The 33-count indictments against Ray Marshall and Jim Brodie might just be the tip of the legal iceberg.
There might be other indictments to come. Amended Count 1, as filed against Marshall, contains the following paragraph:
“The enterprises alleged in this count are all associated with LandCo (Marshall indictment). The enterprises included but were not limited to, Raymond Marshall and James Brodie and other persons known or unknown, who were associated from time to time in racketeering activity that was related to the conduct of the enterprise.”
Marshall and Brodie have each been accused of securities fraud, theft, conspiracy to commit theft and violation of the Colorado Organized Crime Control Act.
Marshall’s indictment alleges that between January 2000 and March 2007, while he was employed by or associated with LandCo Equity Partners and its many affiliates, that he “unlawfully, feloniously and knowingly conducted and participated, directly or indirectly, in the enterprise through a pattern of racketeering activity.”
Marshall and Brodie are specifically accused of the theft of “more than $15,000″ from several individuals, including many prominent figures from Colorado Springs: Phil Lane, Margaret Lane, Howard Berlin, Gary and Kathy Walters, Linda Mason and Dr. David Weinstein.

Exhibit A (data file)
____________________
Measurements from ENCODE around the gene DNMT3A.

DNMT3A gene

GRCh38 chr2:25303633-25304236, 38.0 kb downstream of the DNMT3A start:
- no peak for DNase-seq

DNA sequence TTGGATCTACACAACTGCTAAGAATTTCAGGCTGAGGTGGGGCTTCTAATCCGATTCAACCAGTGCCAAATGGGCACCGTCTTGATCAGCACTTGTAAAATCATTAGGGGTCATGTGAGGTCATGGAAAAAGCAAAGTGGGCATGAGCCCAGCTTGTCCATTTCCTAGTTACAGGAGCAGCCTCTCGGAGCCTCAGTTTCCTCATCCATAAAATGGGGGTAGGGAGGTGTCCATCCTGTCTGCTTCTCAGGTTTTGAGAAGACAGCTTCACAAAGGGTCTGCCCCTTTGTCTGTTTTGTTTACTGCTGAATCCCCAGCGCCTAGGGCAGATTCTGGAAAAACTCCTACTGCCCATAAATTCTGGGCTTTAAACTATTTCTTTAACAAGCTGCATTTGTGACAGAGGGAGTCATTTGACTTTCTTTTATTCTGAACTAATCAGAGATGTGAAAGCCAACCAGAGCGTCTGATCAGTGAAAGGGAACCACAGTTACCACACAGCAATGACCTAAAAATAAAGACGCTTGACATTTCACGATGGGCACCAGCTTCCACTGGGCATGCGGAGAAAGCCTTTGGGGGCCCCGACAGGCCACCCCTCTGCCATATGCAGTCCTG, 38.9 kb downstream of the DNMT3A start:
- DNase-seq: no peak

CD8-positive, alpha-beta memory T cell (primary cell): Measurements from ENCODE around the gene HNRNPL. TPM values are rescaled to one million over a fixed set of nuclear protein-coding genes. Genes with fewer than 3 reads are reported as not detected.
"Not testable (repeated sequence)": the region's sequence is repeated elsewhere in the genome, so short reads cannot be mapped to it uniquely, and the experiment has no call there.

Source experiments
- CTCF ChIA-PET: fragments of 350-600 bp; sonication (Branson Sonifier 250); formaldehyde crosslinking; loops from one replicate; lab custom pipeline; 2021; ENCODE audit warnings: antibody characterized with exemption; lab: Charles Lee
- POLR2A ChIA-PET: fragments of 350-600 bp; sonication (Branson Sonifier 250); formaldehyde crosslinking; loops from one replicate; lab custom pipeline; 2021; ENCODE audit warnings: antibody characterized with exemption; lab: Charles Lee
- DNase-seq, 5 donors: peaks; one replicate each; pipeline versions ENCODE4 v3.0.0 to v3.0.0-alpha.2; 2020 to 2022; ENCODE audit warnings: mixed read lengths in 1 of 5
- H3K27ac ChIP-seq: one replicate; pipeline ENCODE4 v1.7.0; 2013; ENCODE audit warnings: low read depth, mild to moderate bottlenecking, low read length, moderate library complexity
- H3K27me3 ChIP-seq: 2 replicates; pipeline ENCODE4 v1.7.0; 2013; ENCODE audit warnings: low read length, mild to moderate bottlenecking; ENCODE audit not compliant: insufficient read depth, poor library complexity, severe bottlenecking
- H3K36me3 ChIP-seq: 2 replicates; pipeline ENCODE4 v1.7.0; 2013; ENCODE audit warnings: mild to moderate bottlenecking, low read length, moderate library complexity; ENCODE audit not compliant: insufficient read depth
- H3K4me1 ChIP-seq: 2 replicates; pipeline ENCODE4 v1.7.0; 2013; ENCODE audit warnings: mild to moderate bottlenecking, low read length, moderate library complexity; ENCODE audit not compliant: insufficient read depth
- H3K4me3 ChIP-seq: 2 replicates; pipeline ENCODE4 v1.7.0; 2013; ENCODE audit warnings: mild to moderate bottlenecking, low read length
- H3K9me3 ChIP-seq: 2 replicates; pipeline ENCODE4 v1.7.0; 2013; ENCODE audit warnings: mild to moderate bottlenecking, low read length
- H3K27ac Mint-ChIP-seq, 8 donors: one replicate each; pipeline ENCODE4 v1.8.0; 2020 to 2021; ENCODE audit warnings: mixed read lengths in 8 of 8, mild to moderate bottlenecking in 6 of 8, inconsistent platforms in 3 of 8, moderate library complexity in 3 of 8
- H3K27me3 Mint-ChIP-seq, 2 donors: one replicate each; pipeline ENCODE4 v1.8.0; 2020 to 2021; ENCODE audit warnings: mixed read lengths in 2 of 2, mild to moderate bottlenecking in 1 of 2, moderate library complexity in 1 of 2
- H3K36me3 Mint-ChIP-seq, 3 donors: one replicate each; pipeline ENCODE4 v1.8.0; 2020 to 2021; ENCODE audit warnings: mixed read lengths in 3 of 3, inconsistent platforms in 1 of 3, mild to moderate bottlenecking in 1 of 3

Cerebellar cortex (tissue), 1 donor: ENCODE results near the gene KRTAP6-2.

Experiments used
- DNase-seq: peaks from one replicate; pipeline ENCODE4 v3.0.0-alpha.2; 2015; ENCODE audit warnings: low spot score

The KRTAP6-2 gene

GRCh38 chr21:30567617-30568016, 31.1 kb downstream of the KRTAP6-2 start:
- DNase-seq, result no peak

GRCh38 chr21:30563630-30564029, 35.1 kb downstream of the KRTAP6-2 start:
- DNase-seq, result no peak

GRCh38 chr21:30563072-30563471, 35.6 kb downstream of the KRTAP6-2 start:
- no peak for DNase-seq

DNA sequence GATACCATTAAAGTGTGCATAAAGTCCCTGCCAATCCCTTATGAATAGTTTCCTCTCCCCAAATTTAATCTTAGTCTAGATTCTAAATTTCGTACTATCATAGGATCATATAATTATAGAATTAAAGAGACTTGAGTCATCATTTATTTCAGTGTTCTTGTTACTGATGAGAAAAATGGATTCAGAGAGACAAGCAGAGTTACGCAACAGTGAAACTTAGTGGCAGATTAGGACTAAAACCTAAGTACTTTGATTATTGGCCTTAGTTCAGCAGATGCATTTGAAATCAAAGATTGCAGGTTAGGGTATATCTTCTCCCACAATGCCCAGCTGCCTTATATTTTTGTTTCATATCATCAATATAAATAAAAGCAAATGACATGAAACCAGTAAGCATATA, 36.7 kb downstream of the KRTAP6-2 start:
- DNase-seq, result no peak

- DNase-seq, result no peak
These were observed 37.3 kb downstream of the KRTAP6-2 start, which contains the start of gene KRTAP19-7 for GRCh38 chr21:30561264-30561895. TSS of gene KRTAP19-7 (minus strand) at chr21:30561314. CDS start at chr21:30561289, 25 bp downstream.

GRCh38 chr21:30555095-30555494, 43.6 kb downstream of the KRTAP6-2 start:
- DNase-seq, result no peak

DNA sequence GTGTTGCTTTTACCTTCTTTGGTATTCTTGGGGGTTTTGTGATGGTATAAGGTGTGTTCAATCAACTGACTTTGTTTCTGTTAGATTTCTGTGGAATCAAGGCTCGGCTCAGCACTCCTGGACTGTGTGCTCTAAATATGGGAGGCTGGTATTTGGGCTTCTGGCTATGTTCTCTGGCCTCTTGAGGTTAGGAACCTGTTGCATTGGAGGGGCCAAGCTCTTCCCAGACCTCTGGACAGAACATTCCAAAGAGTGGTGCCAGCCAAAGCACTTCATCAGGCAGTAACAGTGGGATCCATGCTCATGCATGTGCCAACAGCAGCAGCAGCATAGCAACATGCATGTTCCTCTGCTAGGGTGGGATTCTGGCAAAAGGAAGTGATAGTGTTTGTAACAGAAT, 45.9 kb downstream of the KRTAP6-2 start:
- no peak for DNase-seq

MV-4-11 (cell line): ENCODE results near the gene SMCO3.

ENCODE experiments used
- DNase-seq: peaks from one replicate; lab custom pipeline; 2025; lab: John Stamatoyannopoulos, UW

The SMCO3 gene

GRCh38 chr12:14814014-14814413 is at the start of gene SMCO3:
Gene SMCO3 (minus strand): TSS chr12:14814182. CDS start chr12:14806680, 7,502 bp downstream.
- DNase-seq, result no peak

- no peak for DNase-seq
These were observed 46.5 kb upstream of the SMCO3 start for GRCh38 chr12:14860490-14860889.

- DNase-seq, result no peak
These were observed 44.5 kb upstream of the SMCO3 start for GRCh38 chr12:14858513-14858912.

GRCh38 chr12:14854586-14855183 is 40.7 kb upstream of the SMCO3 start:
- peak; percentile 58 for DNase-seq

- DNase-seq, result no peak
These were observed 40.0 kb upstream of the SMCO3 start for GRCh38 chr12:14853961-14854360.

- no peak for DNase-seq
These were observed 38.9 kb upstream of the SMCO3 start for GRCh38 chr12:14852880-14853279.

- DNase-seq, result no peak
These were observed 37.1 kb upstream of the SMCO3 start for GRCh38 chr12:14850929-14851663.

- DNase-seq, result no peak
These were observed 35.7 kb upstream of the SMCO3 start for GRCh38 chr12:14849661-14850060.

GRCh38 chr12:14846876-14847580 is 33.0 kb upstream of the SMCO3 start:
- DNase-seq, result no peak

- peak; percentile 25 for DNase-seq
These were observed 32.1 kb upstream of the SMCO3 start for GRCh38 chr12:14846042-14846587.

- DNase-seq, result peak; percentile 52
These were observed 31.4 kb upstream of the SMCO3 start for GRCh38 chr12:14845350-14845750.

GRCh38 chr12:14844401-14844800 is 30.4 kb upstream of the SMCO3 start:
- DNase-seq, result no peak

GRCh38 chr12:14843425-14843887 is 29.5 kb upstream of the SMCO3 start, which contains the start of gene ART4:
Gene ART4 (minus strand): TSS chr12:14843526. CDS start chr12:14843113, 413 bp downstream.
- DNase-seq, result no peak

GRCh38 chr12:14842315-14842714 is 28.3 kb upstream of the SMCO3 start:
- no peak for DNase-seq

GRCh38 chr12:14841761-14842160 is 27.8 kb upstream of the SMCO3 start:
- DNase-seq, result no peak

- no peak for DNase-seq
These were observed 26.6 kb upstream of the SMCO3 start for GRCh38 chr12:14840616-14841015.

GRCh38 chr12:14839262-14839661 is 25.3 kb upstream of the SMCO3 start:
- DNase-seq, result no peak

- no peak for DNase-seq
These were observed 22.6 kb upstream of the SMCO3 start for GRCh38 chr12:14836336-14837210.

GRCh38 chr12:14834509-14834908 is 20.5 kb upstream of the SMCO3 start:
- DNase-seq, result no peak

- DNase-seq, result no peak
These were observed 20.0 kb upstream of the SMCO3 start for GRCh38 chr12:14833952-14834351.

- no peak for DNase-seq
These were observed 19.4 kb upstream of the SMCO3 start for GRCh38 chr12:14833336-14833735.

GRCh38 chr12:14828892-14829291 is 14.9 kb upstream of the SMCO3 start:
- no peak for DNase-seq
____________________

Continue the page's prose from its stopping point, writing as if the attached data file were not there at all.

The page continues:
The indictment cites Marshall’s involvement in lengthy legal proceedings as a result of the 1993 sale of Parsec Aviation Services to Cosmoway International.
Cosmoway sued Marshall, alleging fraud, rescission and breach of contract, and asked for declaratory relief.
On June 25, 1996, Marshall filed Chapter 7 bankruptcy, and a year later settled the suit with Cosmoway.
Marshall subsequently sought investors for Colorado Materials Holding Co., a LandCo affiliate, but did not tell investors about the problems with Cosmoway, according to the indictment.
The indictment says that Marshall told investors in Colorado Materials Holding Co. that he had a degree from the University of Colorado, and that he attended graduate school at the Anderson School of Business. The indictment also says that Marshall told investors that the Bradford Mesa quarry had 400 million tons of rock.
According to the indictment, “none of these facts were true.”
Colorado Materials Holding Co. filed Chapter 11 bankruptcy April 14, 2003.
The indictment says that “the above facts, as well as others, were not disclosed to Kathleen and Gary Walters, to Howard Berlin, and to (other) investors …”
And finally, the indictment says that “a federal tax lien against Raymond Marshall was recorded in October 2008.” The existence of this lien, first reported by CSBJ during March of this year, was not disclosed “to any investors.”